22. Just wanted to pop in and say hey, y'all. I have more booch than I know what to do with at the moment. My most winning flavor so far is cucumber mint lemongrass kumquat. Incredibly refreshing, subtle, and not oversweet. I feel so fancy!
  23. I get it now. I am totally obsessed with my own booch. Loving the results of my first bottling. All are nice and fizzy now--I think they just needed another couple days. The only one that's flat is the strawberry vanilla, so I put in a dab of honey and will check it in another day or two. Second bottling/second second ferment just happened and I'm having hella fun with the flavor. Can't even remember what I ended up with, but I used, in varying combos: cherries raspberries limes mint apricots kumquats (!) (my favorite!) cucumbers cardamom vanilla bean lemongrass ginger lemon I shall report back when I taste them. OMG is this fun or what? Not even kidding this is better than boozy cocktails. I'm realizing that's the part I love--the experimentation--not the booze, necessarily. Question: how big can you make the first ferment batch? I've got my original SCOBY and my baby in a 3-gallon jar but still keep putting in 8 cups sweet tea. I could fit nearly double that in there. any reason why I shouldn't? Would it just take longer? Thanks, experts! Oh, and thanks, Susan, for the beef jerky instructions. I went out and bought a London Broil yesterday and made my first batch of jerky in my electric oven. SO easy and delicious. Best jerky I've ever had. Ain't no thing! Merci.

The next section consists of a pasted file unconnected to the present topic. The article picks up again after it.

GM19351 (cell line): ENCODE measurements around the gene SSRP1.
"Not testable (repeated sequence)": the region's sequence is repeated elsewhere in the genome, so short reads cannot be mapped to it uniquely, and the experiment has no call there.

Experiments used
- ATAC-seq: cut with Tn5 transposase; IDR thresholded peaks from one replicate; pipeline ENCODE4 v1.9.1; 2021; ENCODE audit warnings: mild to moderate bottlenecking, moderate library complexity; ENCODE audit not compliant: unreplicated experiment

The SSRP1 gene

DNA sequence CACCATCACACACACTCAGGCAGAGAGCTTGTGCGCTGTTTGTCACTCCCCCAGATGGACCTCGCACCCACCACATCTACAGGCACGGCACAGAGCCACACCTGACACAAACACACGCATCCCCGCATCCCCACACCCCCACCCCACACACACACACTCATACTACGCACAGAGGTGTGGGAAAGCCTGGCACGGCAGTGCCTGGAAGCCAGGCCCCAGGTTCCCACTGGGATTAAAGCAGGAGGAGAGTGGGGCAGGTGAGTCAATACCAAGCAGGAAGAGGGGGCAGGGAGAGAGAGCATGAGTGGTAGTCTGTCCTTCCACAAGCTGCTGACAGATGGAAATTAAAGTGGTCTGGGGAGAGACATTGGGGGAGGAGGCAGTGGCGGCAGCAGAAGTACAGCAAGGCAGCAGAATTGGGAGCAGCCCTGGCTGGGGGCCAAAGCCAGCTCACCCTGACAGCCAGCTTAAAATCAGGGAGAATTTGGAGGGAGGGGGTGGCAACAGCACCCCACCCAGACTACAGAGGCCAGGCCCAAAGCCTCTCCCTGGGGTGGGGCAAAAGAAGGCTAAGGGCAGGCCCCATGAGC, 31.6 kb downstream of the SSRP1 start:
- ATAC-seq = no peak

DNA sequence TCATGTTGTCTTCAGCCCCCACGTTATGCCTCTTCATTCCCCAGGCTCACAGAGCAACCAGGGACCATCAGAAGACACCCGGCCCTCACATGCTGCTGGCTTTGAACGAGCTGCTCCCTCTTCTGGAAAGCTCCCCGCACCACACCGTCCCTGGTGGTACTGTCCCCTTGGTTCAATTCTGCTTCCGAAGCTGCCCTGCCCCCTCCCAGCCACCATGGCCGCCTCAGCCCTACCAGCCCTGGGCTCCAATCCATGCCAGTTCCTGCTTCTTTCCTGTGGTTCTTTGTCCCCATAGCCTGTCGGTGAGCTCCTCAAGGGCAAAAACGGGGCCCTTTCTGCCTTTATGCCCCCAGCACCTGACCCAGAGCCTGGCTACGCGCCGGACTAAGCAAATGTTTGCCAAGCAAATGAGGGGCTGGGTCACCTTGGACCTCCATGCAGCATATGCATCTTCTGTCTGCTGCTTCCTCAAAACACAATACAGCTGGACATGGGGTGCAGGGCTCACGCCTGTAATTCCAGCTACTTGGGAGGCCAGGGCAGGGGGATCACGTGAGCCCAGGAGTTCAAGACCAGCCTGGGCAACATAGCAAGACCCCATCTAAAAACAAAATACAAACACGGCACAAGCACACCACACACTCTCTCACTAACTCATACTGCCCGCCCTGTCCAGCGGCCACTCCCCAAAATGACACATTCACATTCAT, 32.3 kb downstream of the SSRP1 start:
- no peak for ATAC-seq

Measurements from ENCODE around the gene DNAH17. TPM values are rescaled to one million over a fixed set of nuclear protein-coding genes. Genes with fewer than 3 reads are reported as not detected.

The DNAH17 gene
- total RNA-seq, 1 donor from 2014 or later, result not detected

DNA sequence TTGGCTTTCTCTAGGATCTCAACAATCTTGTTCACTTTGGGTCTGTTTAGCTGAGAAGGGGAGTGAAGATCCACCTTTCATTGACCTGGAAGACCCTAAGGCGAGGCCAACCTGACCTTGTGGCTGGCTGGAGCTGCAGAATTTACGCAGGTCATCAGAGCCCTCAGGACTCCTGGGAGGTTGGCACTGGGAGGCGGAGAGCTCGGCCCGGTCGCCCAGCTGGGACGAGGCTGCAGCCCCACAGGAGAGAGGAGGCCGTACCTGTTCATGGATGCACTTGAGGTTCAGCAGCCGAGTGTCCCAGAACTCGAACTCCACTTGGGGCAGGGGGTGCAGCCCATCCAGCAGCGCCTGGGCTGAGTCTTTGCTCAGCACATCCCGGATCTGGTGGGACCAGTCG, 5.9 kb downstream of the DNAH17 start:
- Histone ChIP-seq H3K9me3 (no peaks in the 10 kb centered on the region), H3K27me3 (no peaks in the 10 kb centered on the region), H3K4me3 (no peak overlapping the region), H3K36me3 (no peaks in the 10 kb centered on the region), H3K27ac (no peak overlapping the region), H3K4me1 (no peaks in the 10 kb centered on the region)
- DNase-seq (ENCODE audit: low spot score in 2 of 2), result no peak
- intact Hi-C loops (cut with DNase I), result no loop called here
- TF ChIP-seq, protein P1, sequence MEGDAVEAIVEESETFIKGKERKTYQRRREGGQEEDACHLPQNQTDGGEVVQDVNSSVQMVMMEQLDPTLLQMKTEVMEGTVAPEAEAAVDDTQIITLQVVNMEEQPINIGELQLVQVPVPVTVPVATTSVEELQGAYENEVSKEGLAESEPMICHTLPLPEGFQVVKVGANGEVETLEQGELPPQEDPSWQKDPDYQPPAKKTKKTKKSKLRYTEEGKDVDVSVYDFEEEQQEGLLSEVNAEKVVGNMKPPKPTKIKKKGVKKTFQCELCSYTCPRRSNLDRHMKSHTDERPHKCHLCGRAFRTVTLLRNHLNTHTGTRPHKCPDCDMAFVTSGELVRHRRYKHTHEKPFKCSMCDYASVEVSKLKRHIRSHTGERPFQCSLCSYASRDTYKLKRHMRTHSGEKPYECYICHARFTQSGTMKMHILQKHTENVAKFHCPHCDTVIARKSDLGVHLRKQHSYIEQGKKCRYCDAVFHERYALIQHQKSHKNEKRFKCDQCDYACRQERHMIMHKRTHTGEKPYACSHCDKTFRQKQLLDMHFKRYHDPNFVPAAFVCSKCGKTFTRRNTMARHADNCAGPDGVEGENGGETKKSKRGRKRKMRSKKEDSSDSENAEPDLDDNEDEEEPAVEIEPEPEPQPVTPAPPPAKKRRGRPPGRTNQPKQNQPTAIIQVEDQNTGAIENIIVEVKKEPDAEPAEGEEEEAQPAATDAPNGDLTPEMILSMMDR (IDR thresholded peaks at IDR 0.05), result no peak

24. Hey, y'all. Sorry I've been silent on this thread. It's hard to keep up with all the activity! Update: my homegrown SCOBY utterly failed. Guess I started with a bad bottle of GT. So I ordered one online and it's been going like gangbusters! I did my first bottling and second ferments over the weekend and drank my first bottle yesterday: strawberry vanilla lime. Mighty tasty but none too fizzy. It seems the sugar is the thing for fizz, right? Should I add a bit of sugar or honey to the second ferment or add more sugar to the first? Or bottle the second ferment sooner? Any of the above? Today I'll drink a blueberry ginger. Next bottling I'm trying apricot cardamom and cherry lime. We'll see what else I can come up with. I'm excited to taste my raspberry mint lime one, too. These suckers, especially once I figure out the fizz sitch, are better than cocktails!